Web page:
In the previous chapter, we discussed the trends that led to the increase in the need for systems engineering, namely: the ever-growing complexity of technological systems, alongside the ever-increasing demand for appropriate solutions for the needs of the clients – the buyers and users of the systems (the two are not always the same). This combination compels engineering teams charged with the development of technological products to account for nontechnological constraints, related to finances and management. Therefore, the systems engineer who manages these teams should be willing to engage in areas beyond his formal engineering training, in the desire to meet the clients' needs, by exposing himself to broader technological fields, while handling managerial and organizational issues.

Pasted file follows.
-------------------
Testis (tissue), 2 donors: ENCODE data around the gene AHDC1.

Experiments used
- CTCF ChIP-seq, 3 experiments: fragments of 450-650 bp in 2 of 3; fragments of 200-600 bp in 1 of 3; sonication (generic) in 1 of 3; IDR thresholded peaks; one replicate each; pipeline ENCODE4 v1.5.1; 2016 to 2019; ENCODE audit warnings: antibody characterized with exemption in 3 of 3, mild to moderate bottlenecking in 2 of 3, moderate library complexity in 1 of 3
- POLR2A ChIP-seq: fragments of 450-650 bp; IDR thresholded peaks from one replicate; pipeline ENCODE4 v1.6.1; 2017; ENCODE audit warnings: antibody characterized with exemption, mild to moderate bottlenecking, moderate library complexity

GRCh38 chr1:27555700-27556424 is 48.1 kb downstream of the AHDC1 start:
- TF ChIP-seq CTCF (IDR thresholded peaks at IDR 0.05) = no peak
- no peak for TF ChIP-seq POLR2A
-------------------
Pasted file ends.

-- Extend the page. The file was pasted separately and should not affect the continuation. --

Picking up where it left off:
On the increasing complexity of systems:
The continuous accumulation of knowledge allows for the creation of advanced systems that are, naturally, also very complex. It is a well-established fact that the more complex the system, the higher the risk of it being prone to faults and difficult to operate. It follows that one of the main challenges is creating a product that is as technologically advanced and, at the same time, as simple as it can be. This increases the need for strong simplification capabilities alongside efficient examination of alternatives.
The Iron Dome developers attested to this: “We could have gotten a more complex ‘servo’ in ...